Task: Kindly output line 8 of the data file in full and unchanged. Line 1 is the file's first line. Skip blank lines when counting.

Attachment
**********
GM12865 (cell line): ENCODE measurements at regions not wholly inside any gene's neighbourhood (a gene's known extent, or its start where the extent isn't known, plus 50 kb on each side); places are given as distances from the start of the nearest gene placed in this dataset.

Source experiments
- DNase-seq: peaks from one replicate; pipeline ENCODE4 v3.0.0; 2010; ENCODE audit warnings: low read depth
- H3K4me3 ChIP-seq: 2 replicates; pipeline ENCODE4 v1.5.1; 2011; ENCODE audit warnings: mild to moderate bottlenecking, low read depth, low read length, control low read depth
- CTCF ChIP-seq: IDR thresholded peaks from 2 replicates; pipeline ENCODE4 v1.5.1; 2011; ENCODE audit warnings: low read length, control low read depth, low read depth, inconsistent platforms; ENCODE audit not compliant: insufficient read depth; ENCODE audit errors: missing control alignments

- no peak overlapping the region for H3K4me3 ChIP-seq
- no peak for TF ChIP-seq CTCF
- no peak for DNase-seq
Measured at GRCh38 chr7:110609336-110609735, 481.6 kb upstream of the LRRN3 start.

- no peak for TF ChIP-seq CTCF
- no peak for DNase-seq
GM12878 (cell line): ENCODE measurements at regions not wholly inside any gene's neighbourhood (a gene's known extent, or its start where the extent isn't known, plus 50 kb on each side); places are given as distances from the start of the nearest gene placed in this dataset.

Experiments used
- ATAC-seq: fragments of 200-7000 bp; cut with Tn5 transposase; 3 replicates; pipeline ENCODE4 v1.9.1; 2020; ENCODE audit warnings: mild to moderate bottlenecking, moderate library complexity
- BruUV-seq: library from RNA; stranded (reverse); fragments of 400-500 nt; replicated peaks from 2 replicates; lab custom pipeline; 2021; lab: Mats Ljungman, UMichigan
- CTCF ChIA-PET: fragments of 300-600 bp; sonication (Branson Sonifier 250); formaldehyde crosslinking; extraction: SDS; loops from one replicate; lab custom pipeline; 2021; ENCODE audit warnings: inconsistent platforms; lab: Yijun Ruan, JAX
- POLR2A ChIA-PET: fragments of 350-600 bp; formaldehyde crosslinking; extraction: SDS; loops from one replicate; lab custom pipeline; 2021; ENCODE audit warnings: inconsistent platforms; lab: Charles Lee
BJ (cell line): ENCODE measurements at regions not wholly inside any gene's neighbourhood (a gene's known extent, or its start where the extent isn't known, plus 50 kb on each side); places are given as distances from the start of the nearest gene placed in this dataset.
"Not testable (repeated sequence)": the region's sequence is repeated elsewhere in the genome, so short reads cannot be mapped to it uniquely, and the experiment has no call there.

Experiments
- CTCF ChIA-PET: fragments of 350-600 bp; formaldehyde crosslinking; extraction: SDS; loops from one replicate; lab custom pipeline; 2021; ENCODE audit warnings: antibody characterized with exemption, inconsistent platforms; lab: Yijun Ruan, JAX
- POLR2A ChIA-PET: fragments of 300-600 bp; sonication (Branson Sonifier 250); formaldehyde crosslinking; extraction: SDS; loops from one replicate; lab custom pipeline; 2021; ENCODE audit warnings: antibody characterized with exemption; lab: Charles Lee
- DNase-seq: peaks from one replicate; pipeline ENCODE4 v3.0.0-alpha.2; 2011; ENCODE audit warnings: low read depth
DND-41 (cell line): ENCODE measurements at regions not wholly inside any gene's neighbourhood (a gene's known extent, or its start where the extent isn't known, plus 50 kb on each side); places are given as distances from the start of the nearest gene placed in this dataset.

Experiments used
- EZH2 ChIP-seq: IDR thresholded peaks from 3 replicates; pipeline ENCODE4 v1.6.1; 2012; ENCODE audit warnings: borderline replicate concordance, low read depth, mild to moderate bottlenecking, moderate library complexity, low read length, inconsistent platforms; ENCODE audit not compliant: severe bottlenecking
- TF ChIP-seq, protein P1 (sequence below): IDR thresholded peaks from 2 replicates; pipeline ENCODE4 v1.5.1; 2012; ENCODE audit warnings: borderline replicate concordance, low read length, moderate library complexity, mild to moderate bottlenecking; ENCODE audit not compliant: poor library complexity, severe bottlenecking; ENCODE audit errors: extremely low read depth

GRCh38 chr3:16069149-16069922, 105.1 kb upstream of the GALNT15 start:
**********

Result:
- no peak for DNase-seq